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Noodler's Triple Tail

noodlers triple tail

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12 replies to this topic

#1 timotheap

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Posted 30 January 2020 - 12:30

Well that's a big pen - demonstrator for now. I don't like demonstrators but this pen would use up a lot of ink, and being able to see the ink level means less unscrewing the barrel to check and so mayber greater longevity...?

 

Flex

 

Quite stiff - stiffer than my Ahab, although that's something that can change quite quickly. On thing I found with Noodler's pens: give them time. Yet I can get decent line variation for sketching for example, simply because of the way I hold it makes "no pressure lines" finer, and "some pressure lines" ok. 

 

In the picture below, the hatching shows from reverse writing to good pressure. 

The oyster-like doodle on the write shows it requires no effort to thicken the line on downstrokes, when in "sketching position" (higher angle than writing angle, looser grip).

 

20200130_130552.jpg

 

Skipping / railroading

 

Railroading - nothing worrying and of course it's brand new, we'll see what happens after a good night spent inked up. 

 

Skipping: some, when doing quick strokes held at "writing angle" with no pressure. None, if at a high angle, which I find ideal for loose sketching. None, at writing angle with normal writing. Again, that's probably my nib - and maybe not enough flushing.

 

Nib 

 

I wanted the Triple Tail because in one of Nathan's videos it looked like it had a lot more flex than the Neponset, and also being the latest iteration of his music nib I thought it was taking the best bet. 

The nib is smooth, and writes a good medium line with normal pressure - very much like a few Jinhao nibs I have, maybe even a bit thinner. 

 

 

It looks like this nib is sensitive to angle - I guess it makes sense, with three tines that have to make contact with the paper. 

 

 

 

20200130_130609.jpg

20200130_130536.jpg

 

Conclusion

 

I expected it to be unruly, hard to control but not at all and I can definitely see myself getting more comfortable - remember I've just had it, I simply couldn't help myself telling this forum.... The more I doodle with it, the more responsive it gets, and it's a rather unique pen.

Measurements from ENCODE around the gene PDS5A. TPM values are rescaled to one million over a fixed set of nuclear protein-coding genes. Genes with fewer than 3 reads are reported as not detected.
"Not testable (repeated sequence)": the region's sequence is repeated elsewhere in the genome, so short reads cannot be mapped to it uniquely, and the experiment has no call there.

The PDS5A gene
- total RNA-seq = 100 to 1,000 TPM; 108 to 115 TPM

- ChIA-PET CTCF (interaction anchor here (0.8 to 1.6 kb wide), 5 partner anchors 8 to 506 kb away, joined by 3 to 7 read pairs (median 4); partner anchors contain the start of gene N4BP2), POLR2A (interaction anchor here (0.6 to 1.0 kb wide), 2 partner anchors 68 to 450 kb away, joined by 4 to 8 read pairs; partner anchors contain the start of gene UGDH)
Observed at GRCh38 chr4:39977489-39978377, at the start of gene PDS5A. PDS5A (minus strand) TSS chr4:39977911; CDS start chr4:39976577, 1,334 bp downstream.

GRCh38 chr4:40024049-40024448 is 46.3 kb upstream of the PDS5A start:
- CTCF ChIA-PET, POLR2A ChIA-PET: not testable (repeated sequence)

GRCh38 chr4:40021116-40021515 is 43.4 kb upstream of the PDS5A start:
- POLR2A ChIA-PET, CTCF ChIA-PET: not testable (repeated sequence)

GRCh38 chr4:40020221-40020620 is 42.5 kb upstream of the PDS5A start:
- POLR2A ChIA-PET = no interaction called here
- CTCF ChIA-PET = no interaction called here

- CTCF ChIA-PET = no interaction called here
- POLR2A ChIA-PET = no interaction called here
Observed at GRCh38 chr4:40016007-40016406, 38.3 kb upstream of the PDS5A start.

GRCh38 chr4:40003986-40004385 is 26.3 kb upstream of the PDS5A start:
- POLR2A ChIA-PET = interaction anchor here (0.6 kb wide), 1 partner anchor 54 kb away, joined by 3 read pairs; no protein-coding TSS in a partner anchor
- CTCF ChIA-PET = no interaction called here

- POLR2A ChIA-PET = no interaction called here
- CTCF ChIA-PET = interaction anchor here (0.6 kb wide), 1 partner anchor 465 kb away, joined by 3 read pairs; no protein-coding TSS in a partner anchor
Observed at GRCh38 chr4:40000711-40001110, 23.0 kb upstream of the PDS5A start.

I hope this helped a little bit those who wonder about the Triple Tail... I'll be happy to give more info if I can - 

 

Sorry for the quality of the pictures - not much  I can do given how much I hate taking pictures but hopefully it will give you an idea of what's going on...

 

 

Timo



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#2 Uncial

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Posted 30 January 2020 - 13:02

I picked one up and have a fairly different experience. Maybe these nibs are a spotty as the Neponset's - none of which were bad, but the degree of expression varied fairly wildly. 

 

I essentially picked it up for the wetness of the nib and to have a pen that I could stick shimmer inks like Herbin into that can easily be stripped down for a thorough cleaning if required. I also like the idea that it can be used as an eyedropper - although I haven't done that yet. The nib on mine is smooth, but not greatly so. It's sadly very stiff and requires a very high degree of force to get any line variation at all. It's also so wet that the line tends to be the same no matter what level of force is applied. But, that said, I didn't actually buy it for the line variation and to be honest I don't expect a lot of that from Noodler's pens anymore. My opinion on the pen is that it's very comfortable, a nice weight, nicely balanced when posted, but pretty ugly. I suspect it will be the last Nooder's pen I own. 



#3 WLSpec

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Posted 30 January 2020 - 16:04

I really want one of these. The nib is really amazing - I tried one out at Philly and was told that it is Noodler's best pen yet. It feels nice, the nib is cool, it's a demonstrator, and it doesn't smell like Ahabs - a bonus! Thanks for the review - very informative and helpful. I would definitely eyedropper mine.



#4 timotheap

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Posted 30 January 2020 - 17:41

 My opinion on the pen is that it's very comfortable, a nice weight, nicely balanced when posted, but pretty ugly. I suspect it will be the last Nooder's pen I own. 

 

It's possible I got lucky - or am more easily entertained. It's also possible you got unlucky, or expected too much. But I understand the feeling, and truth be told, it's not clear yet whether I'll have a great use for this pen - but there's hope: I find the heft of if (or the girth?) very pleasant and something about it really calls for sketching rather than writing. And of course I suspect its three-tine nib makes it worth whatever could be improved less important to me. 

 

 

I really want one of these. The nib is really amazing - I tried one out at Philly and was told that it is Noodler's best pen yet. It feels nice, the nib is cool, it's a demonstrator, and it doesn't smell like Ahabs - a bonus! Thanks for the review - very informative and helpful. I would definitely eyedropper mine.

 

 

Thank you - wow, eyedropper, really? mmm I'll consider that when I've put it to really good, intensive use, and have stopped wondering what this or that ink would look like, laid by that funny nib. 



#5 The Good Captain

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Posted 31 January 2020 - 08:31

I bought an ebonite Neponset - that'll do me.